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REVIEW: The IWC Aquatimer Chronograph>>>>>>>>>>

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Published on 05-09-2011 08:55 AM

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Review of the IWC Aquatimer Chronograph

By: John B. Holbrook, II


In the world of luxury mechanical watches, the sport watch segment reigns supreme in popularity. Within the segment, dive watches and chronographs are the biggest sellers, and most popular with mechanical sport watch enthusiasts. So it makes sense that watch manufacturers would combine the two functionalities into a single timepiece, which in theory would be the holy grail of sport watches. Enter the IWC Aquatimer Chronograph in rose gold.


This Aquatimer, Ref. IW376903, is one of several recently redesigned Aquatimer models. Perhaps the biggest change to emerge in the redesigned is to the bezel. Since 1999, IWO's Aquatimer had used a rotating internal bezel, which had the advantage of not being easily moved once set by the user (an important safety feature for divers) but also carried a strong disadvantage in that it could not be easily adjusted while wearing gloves. The new Aquatimer now features a more traditional external rotating bezel. Like several other luxury watch manufacturers (including Blancpain and Rolex), IWO seems to be experimenting with using non-traditional materials in the construction of its bezel— in this case, scratch-resistant sapphire over Super-LumiNova numerals. The combination provides excellent scratch resistance and impressive low-light visibility. Like most dive-style bezels, the bezel on the IWC Aquatimer Chronograph rotates only in one direction—counterclockwise. The feature is intended to enhance safety by reducing the possibility that the bezel could be unintentionally moved from the user- controlled position, causing a critical error in dive timing.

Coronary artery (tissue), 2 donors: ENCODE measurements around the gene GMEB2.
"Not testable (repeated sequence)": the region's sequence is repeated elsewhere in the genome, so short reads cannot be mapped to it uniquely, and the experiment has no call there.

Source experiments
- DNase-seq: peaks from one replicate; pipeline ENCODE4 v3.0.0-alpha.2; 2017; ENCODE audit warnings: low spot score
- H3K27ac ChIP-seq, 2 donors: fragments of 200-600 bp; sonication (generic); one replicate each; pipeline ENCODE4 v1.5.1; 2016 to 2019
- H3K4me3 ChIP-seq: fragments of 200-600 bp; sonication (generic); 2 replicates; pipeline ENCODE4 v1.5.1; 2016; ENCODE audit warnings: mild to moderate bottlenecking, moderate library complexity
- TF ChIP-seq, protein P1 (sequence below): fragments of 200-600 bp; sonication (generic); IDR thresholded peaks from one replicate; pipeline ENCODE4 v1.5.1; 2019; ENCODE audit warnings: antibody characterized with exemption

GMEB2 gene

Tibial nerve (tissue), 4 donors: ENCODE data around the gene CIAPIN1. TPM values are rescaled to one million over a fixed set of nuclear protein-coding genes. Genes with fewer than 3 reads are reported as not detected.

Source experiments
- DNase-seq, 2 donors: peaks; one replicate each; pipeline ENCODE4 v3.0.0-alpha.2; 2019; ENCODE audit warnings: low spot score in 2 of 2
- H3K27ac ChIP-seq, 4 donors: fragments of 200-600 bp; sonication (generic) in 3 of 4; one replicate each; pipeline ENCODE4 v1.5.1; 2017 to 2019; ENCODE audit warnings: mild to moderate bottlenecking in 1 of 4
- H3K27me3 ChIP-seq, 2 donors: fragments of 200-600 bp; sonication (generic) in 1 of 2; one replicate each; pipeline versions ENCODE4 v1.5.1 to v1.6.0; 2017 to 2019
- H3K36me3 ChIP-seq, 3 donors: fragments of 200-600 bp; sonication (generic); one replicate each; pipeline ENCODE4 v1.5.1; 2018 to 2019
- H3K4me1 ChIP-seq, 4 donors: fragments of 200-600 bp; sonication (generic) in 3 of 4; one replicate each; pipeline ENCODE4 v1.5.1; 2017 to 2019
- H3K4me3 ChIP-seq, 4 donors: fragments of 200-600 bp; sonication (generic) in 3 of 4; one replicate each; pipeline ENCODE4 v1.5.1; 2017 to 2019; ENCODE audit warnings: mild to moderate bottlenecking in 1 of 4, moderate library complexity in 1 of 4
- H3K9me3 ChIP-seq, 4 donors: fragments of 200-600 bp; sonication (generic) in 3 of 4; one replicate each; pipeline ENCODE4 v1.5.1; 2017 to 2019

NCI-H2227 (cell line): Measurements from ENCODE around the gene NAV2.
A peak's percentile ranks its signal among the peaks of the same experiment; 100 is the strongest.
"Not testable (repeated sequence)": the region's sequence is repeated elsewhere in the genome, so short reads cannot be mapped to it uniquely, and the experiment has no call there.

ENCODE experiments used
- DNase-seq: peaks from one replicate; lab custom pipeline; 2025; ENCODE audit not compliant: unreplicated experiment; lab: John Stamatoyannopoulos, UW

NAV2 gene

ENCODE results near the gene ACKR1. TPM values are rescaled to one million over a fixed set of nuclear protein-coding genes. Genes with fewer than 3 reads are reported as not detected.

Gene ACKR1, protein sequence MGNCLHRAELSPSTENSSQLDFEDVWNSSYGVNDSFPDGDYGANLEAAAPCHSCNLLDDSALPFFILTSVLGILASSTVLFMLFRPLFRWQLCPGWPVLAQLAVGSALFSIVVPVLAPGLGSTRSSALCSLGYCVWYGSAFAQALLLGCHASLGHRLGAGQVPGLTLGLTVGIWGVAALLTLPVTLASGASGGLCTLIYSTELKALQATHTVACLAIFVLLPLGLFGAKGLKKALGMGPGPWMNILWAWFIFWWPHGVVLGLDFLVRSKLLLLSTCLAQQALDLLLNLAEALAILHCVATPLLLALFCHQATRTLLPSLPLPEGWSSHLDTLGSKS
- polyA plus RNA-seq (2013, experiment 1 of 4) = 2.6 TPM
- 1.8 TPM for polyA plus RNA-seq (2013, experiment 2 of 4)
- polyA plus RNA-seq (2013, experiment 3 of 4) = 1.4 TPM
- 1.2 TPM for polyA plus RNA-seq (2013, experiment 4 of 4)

Attached to the 44mm, solid rose gold case (water-resistant to 12 bar) is an innovative new bracelet replacement system that not only makes strap and bracelet changes quicker and easier but also reduces the possibility of scratching the watch case while performing a strap change. At the same time, the new system also offers an incredibly secure installation, making unlimited separation of the strap from the watch case extremely unlikely. One might question the use of a relatively soft metal like gold in the construction of a serous diving tool, but there's no denying the touch of elegance brought to the IWC Chronograph in rose gold by the warm, reddish precious metal. Attached to the black vulcanized rubber dive strap on this Aquatimer Chronograph is a case-matching rose gold clasp, signed by the manufacturer. The chronograph pushers and crown on the right side of the case all have rubber elements incorporated, which coordinate nicely with the strap and make the crown easier to grip and turn. Affixed to the caseback of the watch is another elegant touch - a sapphire crystal display back for viewing the well-decorated IWC Caliber 89360.